Composition: Space and Size

Since discussing my thumbnails with my tutor and deciding on the most effective way to convey my concept, I have ended up incorporating multiple ideas to show my overall notion.

I have been researching composition elements that will complement my photoreal image.

Firstly I looked at scale and proportion, but upon reading about them I discovered that was not what I am aiming for with my image. However, this did lead me to look into hierarchy which turns out to be more relevant to my desired piece.

Hierarchy, also known as the order of importance, is the order that our eye takes in the different elements on a page. Different factors contribute to the way the image hierarchy is build, and manipulating that can bring with it particular messages designed by the creator.

Size is one of the most dominant ways of creating visual hierarchy, as we inherently believe the largest part of the image to be the most important. And why wouldn’t it be? This aspect reinforced the use of size in my image. I have two dominant parts that will convey the most meaning – a tray full of all things sugary and horrible, and a person with a needle pulling the sugar out of the foods, getting ready to inject themselves with a ‘sugar high’.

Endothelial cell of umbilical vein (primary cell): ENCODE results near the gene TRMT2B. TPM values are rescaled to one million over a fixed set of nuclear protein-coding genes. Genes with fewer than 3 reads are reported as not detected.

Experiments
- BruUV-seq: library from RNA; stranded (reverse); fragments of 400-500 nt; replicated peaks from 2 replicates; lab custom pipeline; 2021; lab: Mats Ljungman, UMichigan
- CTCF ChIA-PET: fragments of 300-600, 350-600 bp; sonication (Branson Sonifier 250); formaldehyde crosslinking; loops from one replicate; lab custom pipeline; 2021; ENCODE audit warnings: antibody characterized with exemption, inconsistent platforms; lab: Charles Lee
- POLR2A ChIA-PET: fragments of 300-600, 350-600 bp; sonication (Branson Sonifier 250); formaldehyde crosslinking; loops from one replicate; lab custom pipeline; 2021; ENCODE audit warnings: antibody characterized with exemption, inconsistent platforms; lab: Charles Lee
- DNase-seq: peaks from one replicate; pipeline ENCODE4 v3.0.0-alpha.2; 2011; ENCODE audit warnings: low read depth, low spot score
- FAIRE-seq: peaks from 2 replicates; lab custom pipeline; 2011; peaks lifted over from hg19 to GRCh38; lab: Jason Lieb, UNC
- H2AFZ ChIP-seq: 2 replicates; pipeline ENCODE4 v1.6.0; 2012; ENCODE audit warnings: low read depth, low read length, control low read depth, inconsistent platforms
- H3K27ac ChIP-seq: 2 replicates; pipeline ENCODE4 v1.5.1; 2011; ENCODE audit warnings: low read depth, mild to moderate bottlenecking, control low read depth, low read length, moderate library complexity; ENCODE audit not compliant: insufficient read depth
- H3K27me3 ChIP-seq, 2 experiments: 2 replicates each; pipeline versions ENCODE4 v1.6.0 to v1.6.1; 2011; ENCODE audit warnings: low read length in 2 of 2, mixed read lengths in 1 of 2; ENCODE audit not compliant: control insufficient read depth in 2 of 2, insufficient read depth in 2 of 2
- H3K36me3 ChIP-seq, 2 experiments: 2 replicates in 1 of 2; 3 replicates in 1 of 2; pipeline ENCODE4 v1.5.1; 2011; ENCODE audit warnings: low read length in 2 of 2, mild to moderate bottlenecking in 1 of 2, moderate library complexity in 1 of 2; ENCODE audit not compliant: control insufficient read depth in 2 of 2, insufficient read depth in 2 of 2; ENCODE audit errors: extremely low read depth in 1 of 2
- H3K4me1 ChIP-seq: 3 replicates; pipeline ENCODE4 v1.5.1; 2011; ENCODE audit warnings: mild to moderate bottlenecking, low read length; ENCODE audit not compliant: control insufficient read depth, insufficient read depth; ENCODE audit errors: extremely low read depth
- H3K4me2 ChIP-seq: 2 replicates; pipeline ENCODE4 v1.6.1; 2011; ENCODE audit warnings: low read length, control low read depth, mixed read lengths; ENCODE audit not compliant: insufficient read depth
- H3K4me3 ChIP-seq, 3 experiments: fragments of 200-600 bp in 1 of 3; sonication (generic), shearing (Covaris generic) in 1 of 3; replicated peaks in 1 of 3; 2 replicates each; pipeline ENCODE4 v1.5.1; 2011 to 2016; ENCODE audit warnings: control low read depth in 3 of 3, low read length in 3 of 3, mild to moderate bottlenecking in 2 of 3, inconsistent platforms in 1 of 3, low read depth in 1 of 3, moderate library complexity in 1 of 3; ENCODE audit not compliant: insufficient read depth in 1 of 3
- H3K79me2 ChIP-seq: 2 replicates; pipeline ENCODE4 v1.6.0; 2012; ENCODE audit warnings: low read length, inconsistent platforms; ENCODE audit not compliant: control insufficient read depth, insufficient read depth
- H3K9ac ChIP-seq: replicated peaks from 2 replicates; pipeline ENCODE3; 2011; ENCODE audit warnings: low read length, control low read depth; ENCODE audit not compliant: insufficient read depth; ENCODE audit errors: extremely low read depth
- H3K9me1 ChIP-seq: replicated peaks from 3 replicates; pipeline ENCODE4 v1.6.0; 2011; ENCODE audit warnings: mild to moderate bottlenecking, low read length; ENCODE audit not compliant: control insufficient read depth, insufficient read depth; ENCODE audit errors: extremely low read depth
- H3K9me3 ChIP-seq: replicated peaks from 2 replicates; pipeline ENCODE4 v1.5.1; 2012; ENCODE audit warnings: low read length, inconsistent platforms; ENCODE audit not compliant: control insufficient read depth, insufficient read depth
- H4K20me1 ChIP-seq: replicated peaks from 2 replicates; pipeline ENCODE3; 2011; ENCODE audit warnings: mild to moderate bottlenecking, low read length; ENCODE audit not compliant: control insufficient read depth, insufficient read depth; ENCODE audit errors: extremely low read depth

Secondly I looked at positive and negative space in composition. Burger-Fuel-CampaignPositive space can be seen as what’s ‘in the front’ of the image, and negative space in the background. What was outlined in the previous paragraph is obviously going to be my positive space, since that is conveying most of the meaning in the image. The negative space is going to be of a rundown house, further expressing the vibe of a sugar junkie, a sugar addict, even.

I have drawn out another concept thumbnail of what I hope my final image is like, so that I can refer back to it if I’m ever stuck on what to do next.


http://pillar.edu/documents/AcademicTechnology/06VisualCommunication-Composition.pdf

https://visscom.wordpress.com/2013/04/11/principle-of-hierarchy/

http://webdesign.tutsplus.com/articles/understanding-visual-hierarchy-in-web-design–webdesign-84

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